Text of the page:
Monday, November 02, 2009

Remembrance of times past

Today Clare and I went over to Bristol where I conduded the funeral service of a former parishioner of mine from my days as Team Rector of the St Paul's Area, thirty years ago.

Freda, (same name as my mother) came to me in in a time of distressing spiritual crisis. I got to know her and the youngest of her five children, Amanda, then fifteen. All her other children were off her hands. Freda had been a single parent struggling bravely to cope for twenty years or so. She and Amanda started coming to church, but Freda's spiritual crisis turned into a health crisis when she had a stroke which had the effect of impairing her speech and weakening one side of her body.

While she was in hospital, Amanda came and stayed with us in our vast Vicarage - we had plenty of room. She stayed two years with us, until we left the Parish. By that time, Amanda had finished school and was starting work. Freda was a survivor, and while she never fully overcame her disabilities, and needed sheltered accommodation, she made the most of her life, and was happy to see Amanda married and bring a son into the world. Amanda was the closest to and most supportive of her mother.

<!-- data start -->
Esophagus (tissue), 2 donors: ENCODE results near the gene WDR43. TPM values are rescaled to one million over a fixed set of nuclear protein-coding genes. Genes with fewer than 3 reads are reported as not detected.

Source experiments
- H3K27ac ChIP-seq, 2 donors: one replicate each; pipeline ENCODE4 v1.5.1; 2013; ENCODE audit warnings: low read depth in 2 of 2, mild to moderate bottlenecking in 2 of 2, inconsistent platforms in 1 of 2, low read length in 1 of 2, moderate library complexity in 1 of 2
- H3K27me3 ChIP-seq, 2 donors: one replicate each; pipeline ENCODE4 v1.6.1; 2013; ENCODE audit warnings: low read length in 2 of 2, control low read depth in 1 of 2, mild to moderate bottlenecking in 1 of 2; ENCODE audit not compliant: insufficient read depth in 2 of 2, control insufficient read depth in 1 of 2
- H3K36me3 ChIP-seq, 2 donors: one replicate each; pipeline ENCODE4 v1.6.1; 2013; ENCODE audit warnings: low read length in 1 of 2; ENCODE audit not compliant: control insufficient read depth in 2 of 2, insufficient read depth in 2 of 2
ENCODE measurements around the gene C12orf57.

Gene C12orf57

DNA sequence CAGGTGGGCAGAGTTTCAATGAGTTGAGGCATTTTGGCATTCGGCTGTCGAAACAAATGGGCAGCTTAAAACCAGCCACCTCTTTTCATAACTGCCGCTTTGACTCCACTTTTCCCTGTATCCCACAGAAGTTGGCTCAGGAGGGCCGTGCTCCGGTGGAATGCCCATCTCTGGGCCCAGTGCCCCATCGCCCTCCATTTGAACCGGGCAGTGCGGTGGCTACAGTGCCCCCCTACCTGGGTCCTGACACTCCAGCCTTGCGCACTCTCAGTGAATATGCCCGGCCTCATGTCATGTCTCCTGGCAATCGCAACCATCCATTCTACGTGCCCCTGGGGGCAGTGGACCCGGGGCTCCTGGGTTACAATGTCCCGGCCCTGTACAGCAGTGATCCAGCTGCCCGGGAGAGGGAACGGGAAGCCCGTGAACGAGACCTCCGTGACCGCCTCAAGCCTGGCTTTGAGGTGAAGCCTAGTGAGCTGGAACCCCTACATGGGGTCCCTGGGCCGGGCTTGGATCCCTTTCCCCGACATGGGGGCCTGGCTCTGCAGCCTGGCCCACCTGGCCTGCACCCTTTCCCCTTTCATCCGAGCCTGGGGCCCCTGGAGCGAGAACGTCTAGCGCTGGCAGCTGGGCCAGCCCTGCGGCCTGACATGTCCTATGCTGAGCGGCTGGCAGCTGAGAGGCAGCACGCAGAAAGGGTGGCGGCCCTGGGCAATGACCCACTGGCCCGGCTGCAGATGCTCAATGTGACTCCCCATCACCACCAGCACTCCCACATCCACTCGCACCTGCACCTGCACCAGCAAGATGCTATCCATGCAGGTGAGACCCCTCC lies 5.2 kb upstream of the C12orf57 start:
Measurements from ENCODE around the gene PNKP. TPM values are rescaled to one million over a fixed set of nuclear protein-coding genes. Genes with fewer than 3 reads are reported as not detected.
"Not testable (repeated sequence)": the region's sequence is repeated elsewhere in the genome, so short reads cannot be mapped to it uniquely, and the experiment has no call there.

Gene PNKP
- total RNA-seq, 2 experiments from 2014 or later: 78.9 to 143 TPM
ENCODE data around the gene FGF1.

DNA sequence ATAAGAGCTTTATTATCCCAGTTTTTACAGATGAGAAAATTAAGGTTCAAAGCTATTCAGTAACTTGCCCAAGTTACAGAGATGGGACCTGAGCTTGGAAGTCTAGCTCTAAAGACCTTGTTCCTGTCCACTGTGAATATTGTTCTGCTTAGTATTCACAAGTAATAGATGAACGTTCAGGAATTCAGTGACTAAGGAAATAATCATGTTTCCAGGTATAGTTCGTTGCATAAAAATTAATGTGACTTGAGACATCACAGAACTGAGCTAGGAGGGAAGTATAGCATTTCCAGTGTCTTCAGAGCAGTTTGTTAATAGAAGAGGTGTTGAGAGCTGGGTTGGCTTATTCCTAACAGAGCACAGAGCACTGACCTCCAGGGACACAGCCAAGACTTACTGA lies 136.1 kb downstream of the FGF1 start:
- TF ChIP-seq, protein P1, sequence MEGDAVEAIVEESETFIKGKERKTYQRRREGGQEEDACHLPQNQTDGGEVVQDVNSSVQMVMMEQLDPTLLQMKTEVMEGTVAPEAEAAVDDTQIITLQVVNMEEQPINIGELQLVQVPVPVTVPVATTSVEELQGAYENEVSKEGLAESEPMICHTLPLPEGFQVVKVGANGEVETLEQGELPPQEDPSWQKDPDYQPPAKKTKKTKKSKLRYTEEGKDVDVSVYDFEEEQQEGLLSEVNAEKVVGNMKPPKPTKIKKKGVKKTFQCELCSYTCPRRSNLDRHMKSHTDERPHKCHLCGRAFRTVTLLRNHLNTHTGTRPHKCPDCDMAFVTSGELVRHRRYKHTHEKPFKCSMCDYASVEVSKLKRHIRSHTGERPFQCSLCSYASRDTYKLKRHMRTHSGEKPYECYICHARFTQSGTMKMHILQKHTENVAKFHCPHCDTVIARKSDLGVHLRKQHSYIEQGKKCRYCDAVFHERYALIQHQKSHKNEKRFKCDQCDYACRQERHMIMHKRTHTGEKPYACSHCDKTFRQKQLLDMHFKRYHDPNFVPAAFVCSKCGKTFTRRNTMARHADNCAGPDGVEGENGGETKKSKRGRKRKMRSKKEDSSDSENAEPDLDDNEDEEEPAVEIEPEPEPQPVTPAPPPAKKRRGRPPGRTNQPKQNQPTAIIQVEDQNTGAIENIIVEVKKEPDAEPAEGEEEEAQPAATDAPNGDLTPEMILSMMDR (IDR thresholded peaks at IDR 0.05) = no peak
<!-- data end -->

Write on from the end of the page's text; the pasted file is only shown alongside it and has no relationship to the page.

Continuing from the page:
When she rang to tell us the news of Freda's death two weeks ago, I volunteered to take the service. I wanted to be able to pay tribute to this brave woman, raised in post-war poverty, never lucky in love or money, but ever one to fight back from the edge of despair to laughter and resignation in the face of the rough deal which life handed out to her. We've kept in touch with Amanda over the years, but her siblings were always strangers to us, so we were meeting them for the first time over refreshments in a local pub after the service. I hope they thought I did justice to their mother's character and courage.

The service was at Canford Crematorium. I don't think it's changed at all in the thirty years since I was last there, yet it all seemed unfamiliar, as did the roads around Westbury on Trym, once well known to me. During my PGCE year I'd helped out in Holy Trinity Parish Church, Westbury on Trym. This sense of unfamiliarity puzzled me. Was it that I'd forgotten after 25 years? Little seemed to have changed in the village or vicinity. I came to the conlusion it was a matter of looking at a place I knew with different eyes, without the old associations of places and people. I doubt if there'd be anyone i n that Parish who would remember my nine month sojourn with them after this many years.

Curiously enough there was an elderly retired engineer among the parishioners, whose interest was in the potential of geothermal heating. This was where I first heard a technical explanation which has driven my more recent interest in seeing St John's explore the same course of action. I can't even remember his name.

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